Four hundred years ago at the University of Padua in Italy, a professor of mathematics named Galileo Galilei learned of a remarkable invention. Dutch lensmaker Hans Lippershey had taken some lenses and created a device with them that makes distant objects look nearer, what we now call a telescope. Galileo decided to make one for himself, designing improved models and showing an 8x one to city officials of Venice. They were impressed enough to give him a big raise. He got up to 20x magnification, and in November that year, he looked at the Moon with it.
Near the dividing line between the light and dark areas was some light and dark spots that came and went as that dividing line moved. After observing the Moon for several days, Galileo concluded that he was seeing mountains and he estimated their heights from their illumination and shadowing. There went the old doctrine of heavenly perfection and spotlessness, with the Moon being only a little bit contaminated.
On January 7 the next year, he turned his telescope toward Jupiter and he saw three small “stars” in a line with it. He observed that planet for the next several days, watching them move and discovering a fourth one a week later. He concluded that they move around Jupiter the way that the Moon moves around the Earth.
He also discovered that Venus shows a full set of Moon-like phases, that Saturn has two mysterious objects near it, that the Sun has spots, and that the Milky Way is composed of an enormous quantity of faint stars.
Galileo’s discoveries provoked responses from his colleagues ranging from getting their own telescopes and observing with them to refusing to look through his telescope to extremely preposterous ones. A certain Francesco Sizzi claimed that Jupiter’s moons could not exist because the seven traditional planets correspond to the seven openings of the human head, the seven metals, the seven days of the week, etc. But for anyone willing to experiment with a telescope, it was hard to deny what Galileo had seen.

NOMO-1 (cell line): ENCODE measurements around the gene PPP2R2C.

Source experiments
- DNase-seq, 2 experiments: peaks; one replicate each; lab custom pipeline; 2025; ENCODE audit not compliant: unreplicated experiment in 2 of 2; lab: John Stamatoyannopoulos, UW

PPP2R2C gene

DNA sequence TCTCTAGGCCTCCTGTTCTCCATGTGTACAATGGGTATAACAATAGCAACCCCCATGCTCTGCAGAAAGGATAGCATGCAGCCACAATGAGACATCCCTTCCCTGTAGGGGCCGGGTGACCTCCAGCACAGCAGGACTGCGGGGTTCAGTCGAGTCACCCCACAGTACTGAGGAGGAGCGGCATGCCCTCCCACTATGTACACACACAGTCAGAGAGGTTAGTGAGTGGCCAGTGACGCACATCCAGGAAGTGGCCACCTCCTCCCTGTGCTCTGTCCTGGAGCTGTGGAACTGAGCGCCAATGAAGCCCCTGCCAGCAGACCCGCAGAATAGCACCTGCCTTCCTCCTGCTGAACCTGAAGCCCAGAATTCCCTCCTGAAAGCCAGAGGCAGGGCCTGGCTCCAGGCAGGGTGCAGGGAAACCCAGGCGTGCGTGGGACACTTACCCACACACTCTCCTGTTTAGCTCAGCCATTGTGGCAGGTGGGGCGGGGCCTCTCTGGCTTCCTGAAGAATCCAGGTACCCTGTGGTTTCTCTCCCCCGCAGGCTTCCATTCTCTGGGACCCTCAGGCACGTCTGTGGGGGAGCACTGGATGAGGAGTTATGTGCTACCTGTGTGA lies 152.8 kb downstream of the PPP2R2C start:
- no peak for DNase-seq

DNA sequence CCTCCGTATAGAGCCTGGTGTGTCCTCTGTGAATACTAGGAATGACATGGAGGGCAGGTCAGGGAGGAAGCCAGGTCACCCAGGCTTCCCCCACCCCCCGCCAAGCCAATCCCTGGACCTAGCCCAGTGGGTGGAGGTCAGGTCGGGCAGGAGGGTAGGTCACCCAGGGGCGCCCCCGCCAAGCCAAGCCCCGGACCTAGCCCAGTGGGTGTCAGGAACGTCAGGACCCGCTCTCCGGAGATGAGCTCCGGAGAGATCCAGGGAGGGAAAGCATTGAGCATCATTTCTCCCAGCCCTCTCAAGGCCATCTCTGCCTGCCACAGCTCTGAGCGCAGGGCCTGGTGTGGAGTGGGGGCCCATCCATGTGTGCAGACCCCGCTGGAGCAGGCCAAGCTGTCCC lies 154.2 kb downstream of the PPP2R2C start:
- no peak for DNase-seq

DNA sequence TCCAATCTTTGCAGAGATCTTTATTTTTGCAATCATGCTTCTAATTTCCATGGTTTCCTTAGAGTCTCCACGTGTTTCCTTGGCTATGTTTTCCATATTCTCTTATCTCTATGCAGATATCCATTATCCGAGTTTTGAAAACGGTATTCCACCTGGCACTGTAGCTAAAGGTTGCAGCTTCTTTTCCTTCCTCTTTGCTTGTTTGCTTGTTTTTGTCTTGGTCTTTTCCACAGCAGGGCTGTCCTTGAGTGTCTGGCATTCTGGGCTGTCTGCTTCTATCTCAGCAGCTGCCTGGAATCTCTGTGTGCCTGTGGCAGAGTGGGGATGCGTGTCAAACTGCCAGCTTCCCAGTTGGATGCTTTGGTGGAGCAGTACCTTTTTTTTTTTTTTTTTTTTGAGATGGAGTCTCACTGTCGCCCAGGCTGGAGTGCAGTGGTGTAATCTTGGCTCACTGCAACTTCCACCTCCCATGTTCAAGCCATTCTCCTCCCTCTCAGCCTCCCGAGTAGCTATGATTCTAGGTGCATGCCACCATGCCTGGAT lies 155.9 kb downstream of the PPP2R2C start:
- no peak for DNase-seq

Galileo noted how well his discoveries supported heliocentrism. Venus’s orbit is clearly centered on the Sun, and Jupiter’s moons are clearly not moving around the Earth. Galileo famously got in trouble with the Church about heliocentrism, despite his valiant efforts to argue that the Bible tells us how to go to heaven, not how the heavens go. The Church wanted it presented as only an unproved theory, and though Galileo agreed, he wrote a book where the geocentrist came off as foolish. This pissed off Church officials enough to make him recant heliocentrism and to ban his books.
Galileo’s successors designed fancier and fancier telescopes, telescopes that work by reflection as well as by refraction, and so forth. Nowadays, for a few hundred dollars or its monetary equivalent, you can buy a telescope that will outperform Galileo’s telescope and see what he had seen — and more. Or use a friend’s telescope. So enjoy seeing what he had seen and thinking about what a revolution his discoveries had been.